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Immunotherapy overview

Immunotherapy is a type of biological therapy that uses the body’s immune system to better identify and attack cancer cells in the body.
Several different types of immunotherapy are currently used in the treatment of cancer to slow or stop the growth of cancer cells or prevent cancer cells from spreading to other parts of the body. Immunotherapy is also referred to as a targeted treatment.

How it works

Cancer cells are not targeted by our natural defences as they can hide from the immune system, either by escaping defensive cells or by producing signals to cause the immune system to ignore the cells. Aggressive cancer cells can also overwhelm the immune system, preventing it from stopping the growth of cancer cells, even if they can be identified.

Immunotherapy works by encouraging the immune system to attack the cancer cells. This can be done by making cancer cells recognisable to the immune system or by blocking the pathways that cancer cells use to hide from our natural antibodies. Our immune system is our natural defence and has evolved to defend the body against illness, disease and infection without causing further damage to healthy cells. By using immunotherapy as a cancer treatment, we can provide the immune system with the necessary defences to work more efficiently against cancer.

How is immunotherapy given?

Immunotherapy is currently delivered using four different methods, depending on the intention of the treatment.

  • Intravenously- Treatment is delivered directly into a vein
  • Orally- The patient is given a course of tablets or pills to swallow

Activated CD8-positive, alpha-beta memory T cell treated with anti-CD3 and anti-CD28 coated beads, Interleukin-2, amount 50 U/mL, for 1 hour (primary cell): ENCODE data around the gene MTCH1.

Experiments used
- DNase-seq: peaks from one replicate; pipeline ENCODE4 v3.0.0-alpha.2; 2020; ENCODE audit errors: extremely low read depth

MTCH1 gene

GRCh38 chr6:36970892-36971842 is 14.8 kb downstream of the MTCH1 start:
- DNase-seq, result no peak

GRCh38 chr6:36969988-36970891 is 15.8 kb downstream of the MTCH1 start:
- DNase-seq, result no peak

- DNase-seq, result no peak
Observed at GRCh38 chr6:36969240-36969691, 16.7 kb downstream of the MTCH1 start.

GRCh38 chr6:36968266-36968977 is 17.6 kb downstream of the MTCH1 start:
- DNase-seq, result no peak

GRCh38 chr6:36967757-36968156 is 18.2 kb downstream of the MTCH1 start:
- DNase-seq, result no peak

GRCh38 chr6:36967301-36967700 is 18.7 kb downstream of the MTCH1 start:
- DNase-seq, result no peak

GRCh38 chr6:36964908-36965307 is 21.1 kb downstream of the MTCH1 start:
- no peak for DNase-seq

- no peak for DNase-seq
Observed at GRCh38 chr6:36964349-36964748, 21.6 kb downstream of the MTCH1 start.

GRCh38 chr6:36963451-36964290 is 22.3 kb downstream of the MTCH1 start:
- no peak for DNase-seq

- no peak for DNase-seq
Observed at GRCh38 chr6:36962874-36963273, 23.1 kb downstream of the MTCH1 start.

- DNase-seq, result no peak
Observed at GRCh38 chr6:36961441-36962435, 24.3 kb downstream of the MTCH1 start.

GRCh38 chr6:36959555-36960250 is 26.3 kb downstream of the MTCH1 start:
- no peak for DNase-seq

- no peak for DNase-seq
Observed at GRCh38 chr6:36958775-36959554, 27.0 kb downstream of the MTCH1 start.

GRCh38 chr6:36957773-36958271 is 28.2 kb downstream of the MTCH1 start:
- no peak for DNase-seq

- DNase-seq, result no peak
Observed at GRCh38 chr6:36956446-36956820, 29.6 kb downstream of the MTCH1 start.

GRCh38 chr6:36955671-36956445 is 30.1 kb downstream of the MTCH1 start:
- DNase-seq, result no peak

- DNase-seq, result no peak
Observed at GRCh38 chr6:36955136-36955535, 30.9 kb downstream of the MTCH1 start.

• Topically- Immunotherapy is delivered by a cream that can be rubbed into the skin
  • Intravesical- A catheter delivers treatment directly into the bladder

All our Rutherford Cancer Centres offer immunotherapy within our Infusion Therapy Suites (for chemotherapy and immunotherapy patients). Our suites are designed around the comfort of our patients. They include a waiting area for patients and visitors, and individual treatment rooms along with refreshment facilities.

How long immunotherapy takes

Depending on the type of cancer and the intention of the immunotherapy, patients should expect to spend several hours to a full day receiving a single treatment of immunotherapy when delivered intravenously. The length of the full immunotherapy treatment will vary depending on the individual patient’s situation and could potentially take place over a year or longer, depending on the spread of cancer cells in the body.

Absolutely lovely, friendly warm welcome from everybody we saw, couldn't ask for anymore.

Patient Feedback - Rutherford Cancer Centre South Wales

July 2019

Friendly staff, nice location/setting.

Patient Feedback - Rutherford Cancer Centre South Wales

July 2019

My visit was most enjoyable, thank you for putting me at ease.

Patient Feedback - Rutherford Cancer Centre South Wales

June 2019

As soon as we entered the property the receptionist was friendly, the area was immaculate. The facilities the same. I hope more people get to use this clinic and the care of all the staff.

Patient Feedback - Rutherford Cancer Centre South Wales

June 2019

What a really lovely place. 1st visit as an NHS patient. Very relaxing, great coffee! Smashing staff. Thank you for making my home town your home!

Patient Feedback - Rutherford Cancer Centre South Wales

June 2019

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